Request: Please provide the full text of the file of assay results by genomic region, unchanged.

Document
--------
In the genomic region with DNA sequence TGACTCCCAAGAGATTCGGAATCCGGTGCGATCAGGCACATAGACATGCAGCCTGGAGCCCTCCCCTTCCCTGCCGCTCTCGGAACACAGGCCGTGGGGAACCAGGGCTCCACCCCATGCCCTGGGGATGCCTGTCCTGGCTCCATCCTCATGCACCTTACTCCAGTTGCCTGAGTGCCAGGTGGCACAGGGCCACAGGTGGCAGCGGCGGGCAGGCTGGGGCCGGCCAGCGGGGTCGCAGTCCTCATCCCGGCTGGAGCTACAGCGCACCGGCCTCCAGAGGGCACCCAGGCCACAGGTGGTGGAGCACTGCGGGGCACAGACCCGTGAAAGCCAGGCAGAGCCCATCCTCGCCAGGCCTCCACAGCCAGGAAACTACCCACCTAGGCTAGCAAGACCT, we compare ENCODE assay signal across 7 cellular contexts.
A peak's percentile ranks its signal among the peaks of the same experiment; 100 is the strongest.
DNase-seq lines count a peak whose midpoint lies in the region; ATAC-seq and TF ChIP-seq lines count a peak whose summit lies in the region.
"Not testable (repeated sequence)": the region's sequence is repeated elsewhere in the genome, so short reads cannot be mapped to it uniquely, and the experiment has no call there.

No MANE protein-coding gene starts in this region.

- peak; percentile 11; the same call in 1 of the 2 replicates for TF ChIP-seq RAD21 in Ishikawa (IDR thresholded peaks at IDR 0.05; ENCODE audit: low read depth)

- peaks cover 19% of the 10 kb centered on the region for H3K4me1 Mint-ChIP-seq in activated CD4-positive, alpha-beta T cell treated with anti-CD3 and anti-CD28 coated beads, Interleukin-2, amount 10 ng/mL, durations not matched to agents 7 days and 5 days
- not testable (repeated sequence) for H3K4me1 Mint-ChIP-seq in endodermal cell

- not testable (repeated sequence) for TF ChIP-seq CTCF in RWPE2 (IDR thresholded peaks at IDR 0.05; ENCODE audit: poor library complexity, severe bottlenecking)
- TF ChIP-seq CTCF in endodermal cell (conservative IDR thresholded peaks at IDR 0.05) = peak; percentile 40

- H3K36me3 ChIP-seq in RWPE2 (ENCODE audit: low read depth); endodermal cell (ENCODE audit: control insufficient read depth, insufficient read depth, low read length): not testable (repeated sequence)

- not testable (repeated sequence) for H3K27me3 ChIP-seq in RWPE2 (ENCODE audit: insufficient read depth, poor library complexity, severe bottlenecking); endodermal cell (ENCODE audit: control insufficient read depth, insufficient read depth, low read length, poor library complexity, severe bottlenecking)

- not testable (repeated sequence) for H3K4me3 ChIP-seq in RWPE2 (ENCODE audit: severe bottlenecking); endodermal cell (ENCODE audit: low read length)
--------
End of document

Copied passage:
In the genomic region with DNA sequence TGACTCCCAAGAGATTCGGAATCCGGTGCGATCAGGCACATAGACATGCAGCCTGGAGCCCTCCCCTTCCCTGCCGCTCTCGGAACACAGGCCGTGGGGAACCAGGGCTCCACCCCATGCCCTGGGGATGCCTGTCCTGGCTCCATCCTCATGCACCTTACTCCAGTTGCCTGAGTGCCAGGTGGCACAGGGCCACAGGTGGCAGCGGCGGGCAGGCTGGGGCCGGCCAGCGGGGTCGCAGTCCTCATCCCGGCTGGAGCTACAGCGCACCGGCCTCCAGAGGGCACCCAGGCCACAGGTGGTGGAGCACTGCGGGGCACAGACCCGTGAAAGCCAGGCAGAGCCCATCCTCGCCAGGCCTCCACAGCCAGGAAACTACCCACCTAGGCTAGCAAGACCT, we compare ENCODE assay signal across 7 cellular contexts.
A peak's percentile ranks its signal among the peaks of the same experiment; 100 is the strongest.
DNase-seq lines count a peak whose midpoint lies in the region; ATAC-seq and TF ChIP-seq lines count a peak whose summit lies in the region.
"Not testable (repeated sequence)": the region's sequence is repeated elsewhere in the genome, so short reads cannot be mapped to it uniquely, and the experiment has no call there.

No MANE protein-coding gene starts in this region.

- peak; percentile 11; the same call in 1 of the 2 replicates for TF ChIP-seq RAD21 in Ishikawa (IDR thresholded peaks at IDR 0.05; ENCODE audit: low read depth)

- peaks cover 19% of the 10 kb centered on the region for H3K4me1 Mint-ChIP-seq in activated CD4-positive, alpha-beta T cell treated with anti-CD3 and anti-CD28 coated beads, Interleukin-2, amount 10 ng/mL, durations not matched to agents 7 days and 5 days
- not testable (repeated sequence) for H3K4me1 Mint-ChIP-seq in endodermal cell

- not testable (repeated sequence) for TF ChIP-seq CTCF in RWPE2 (IDR thresholded peaks at IDR 0.05; ENCODE audit: poor library complexity, severe bottlenecking)
- TF ChIP-seq CTCF in endodermal cell (conservative IDR thresholded peaks at IDR 0.05) = peak; percentile 40

- H3K36me3 ChIP-seq in RWPE2 (ENCODE audit: low read depth); endodermal cell (ENCODE audit: control insufficient read depth, insufficient read depth, low read length): not testable (repeated sequence)

- not testable (repeated sequence) for H3K27me3 ChIP-seq in RWPE2 (ENCODE audit: insufficient read depth, poor library complexity, severe bottlenecking); endodermal cell (ENCODE audit: control insufficient read depth, insufficient read depth, low read length, poor library complexity, severe bottlenecking)

- not testable (repeated sequence) for H3K4me3 ChIP-seq in RWPE2 (ENCODE audit: severe bottlenecking); endodermal cell (ENCODE audit: low read length)